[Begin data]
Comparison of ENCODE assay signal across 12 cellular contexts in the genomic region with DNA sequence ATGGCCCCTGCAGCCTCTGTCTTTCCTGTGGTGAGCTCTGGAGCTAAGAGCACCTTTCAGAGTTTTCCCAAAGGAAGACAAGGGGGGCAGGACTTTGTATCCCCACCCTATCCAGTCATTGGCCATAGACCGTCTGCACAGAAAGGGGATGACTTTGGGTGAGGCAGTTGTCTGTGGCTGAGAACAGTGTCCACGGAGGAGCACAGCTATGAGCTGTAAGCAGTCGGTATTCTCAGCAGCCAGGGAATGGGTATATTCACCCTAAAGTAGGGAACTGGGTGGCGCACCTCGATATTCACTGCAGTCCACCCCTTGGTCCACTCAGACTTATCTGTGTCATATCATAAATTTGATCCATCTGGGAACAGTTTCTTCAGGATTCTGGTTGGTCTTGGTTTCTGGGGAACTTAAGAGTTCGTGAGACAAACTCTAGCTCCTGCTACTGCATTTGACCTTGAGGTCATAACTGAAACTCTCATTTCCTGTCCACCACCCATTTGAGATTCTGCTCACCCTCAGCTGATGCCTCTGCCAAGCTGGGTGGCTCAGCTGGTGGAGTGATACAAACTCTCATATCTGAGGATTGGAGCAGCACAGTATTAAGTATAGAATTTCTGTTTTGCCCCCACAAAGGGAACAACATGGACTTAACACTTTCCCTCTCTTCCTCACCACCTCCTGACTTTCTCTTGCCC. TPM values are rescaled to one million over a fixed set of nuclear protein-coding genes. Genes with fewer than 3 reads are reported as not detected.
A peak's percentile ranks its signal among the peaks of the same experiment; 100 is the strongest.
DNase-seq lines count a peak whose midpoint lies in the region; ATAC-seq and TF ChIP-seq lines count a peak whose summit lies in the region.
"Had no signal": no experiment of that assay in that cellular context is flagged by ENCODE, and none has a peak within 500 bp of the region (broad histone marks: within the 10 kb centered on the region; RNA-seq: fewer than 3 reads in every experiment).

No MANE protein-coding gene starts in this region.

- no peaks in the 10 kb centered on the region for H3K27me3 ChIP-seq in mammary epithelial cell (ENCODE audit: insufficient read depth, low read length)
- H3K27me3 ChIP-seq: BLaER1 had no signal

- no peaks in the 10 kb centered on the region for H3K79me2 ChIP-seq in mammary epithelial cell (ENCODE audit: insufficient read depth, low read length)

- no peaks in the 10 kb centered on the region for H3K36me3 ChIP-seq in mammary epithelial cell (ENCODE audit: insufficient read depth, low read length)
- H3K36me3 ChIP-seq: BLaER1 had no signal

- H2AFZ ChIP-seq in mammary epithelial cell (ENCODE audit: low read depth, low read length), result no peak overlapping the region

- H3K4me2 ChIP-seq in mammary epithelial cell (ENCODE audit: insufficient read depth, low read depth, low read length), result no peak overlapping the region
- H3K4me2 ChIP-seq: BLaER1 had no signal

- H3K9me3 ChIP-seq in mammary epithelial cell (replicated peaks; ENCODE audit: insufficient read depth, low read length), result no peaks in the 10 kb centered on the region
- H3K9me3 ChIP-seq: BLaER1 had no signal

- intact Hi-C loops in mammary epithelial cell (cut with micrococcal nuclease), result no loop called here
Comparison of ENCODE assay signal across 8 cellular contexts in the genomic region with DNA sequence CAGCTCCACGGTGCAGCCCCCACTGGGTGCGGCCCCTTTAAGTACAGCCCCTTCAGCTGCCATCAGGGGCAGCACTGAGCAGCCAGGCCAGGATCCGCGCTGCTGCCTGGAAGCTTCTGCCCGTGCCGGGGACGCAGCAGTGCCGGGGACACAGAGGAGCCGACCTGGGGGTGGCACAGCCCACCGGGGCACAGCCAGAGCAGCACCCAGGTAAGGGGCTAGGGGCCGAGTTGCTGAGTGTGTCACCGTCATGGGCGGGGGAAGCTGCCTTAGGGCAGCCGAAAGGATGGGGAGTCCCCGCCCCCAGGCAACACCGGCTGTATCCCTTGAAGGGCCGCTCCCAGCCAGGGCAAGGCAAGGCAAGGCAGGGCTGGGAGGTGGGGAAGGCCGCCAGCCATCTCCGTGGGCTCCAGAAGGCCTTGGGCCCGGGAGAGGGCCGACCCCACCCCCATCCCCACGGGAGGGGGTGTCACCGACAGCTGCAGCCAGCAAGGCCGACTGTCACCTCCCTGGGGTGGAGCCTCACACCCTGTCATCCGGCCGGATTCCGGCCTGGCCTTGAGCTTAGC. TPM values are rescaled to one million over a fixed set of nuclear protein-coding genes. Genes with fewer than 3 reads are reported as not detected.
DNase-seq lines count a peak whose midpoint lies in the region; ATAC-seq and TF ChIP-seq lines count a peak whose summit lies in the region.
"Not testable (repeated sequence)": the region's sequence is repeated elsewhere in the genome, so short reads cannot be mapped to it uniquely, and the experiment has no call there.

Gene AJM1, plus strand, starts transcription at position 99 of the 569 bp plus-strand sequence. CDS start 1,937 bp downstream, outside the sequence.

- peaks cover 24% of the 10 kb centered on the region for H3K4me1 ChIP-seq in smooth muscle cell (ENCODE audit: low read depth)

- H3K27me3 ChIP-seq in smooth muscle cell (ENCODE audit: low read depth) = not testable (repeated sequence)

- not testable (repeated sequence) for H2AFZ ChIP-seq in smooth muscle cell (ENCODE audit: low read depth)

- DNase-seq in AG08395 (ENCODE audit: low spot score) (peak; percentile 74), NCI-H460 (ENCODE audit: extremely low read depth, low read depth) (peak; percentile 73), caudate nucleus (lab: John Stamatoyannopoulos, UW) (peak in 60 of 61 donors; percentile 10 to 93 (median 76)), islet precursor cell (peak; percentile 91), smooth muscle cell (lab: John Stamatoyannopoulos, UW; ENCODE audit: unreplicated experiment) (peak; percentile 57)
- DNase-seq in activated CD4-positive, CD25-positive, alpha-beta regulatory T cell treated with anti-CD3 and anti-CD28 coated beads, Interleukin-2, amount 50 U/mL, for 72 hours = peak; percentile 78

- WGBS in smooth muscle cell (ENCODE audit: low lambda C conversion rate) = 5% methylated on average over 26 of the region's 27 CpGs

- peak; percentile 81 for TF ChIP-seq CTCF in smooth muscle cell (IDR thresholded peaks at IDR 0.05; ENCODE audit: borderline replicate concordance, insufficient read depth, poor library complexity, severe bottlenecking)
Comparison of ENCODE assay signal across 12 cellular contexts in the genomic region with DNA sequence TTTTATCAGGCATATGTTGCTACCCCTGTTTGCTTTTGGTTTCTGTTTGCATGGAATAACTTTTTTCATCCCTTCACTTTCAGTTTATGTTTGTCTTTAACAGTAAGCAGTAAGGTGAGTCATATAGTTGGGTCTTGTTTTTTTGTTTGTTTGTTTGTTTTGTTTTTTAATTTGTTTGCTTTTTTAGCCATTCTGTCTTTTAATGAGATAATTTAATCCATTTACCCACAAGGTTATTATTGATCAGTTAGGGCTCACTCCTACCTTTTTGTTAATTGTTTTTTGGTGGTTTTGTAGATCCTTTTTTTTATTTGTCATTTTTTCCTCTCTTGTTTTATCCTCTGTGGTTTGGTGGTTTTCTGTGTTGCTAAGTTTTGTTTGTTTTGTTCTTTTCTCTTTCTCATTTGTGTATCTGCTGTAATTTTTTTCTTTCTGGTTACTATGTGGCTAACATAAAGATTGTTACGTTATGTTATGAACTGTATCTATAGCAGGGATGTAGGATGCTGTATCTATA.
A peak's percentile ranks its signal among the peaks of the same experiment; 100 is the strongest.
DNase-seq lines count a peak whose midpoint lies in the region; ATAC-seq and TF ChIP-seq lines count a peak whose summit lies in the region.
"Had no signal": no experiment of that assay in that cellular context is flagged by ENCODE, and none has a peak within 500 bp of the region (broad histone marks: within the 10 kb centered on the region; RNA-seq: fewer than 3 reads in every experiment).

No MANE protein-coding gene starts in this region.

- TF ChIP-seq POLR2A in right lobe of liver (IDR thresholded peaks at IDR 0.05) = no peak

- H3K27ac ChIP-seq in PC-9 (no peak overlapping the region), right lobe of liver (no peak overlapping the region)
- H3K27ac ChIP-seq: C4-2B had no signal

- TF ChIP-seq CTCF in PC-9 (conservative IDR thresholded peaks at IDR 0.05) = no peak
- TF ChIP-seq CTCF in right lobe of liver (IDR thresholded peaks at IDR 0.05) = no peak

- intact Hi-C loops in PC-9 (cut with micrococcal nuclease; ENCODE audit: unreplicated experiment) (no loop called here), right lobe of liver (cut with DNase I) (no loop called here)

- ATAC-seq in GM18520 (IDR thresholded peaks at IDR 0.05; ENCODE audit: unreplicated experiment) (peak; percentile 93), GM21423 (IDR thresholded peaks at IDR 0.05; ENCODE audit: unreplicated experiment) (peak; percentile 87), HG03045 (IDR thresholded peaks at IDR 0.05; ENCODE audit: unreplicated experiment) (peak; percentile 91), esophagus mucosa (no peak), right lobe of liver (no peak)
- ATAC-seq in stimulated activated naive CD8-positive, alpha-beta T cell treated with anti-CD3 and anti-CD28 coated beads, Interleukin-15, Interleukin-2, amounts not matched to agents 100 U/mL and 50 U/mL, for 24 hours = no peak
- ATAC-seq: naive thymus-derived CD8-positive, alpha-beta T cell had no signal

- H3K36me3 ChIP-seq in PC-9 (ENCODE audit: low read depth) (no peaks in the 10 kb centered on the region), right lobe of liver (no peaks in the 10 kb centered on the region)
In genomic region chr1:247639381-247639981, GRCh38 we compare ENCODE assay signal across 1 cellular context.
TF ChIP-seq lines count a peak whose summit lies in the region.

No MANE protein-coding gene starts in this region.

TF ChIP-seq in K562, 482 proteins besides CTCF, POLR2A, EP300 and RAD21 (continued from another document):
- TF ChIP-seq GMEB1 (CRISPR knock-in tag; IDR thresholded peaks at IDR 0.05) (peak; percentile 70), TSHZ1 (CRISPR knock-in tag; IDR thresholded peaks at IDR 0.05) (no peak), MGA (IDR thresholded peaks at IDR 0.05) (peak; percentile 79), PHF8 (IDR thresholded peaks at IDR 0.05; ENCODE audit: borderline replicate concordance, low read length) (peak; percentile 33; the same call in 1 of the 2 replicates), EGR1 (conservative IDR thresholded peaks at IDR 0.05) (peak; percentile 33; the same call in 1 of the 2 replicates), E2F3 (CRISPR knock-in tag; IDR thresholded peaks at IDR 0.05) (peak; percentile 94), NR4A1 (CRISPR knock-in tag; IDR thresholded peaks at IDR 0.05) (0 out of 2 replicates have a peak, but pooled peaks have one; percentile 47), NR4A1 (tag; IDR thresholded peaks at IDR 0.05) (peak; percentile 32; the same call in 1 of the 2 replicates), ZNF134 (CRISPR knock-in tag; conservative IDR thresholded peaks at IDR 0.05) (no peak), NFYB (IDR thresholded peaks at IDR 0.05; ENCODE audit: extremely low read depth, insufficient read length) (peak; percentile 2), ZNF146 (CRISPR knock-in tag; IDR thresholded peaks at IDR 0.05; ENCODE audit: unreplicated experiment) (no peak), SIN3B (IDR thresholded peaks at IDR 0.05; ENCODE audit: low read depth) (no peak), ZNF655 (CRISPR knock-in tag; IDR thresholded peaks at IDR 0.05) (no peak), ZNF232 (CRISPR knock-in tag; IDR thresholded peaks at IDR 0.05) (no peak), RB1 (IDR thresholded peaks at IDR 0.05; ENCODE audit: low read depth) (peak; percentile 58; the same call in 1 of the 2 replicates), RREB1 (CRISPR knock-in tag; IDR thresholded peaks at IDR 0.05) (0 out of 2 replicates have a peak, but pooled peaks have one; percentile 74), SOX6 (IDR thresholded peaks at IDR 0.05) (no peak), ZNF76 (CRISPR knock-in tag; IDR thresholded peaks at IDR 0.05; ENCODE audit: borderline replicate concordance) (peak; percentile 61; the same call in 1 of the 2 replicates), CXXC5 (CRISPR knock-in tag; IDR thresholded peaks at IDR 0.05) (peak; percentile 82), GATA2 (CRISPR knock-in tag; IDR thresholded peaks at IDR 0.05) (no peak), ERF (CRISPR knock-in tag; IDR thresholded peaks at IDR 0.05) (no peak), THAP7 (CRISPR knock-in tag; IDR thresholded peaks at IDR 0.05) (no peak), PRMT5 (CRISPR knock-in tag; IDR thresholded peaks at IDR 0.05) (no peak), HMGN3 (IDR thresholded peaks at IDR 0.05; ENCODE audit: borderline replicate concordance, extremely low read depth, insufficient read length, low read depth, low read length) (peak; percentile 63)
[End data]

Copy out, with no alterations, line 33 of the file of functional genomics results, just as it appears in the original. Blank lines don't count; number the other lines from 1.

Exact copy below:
- TF ChIP-seq POLR2A in right lobe of liver (IDR thresholded peaks at IDR 0.05) = no peak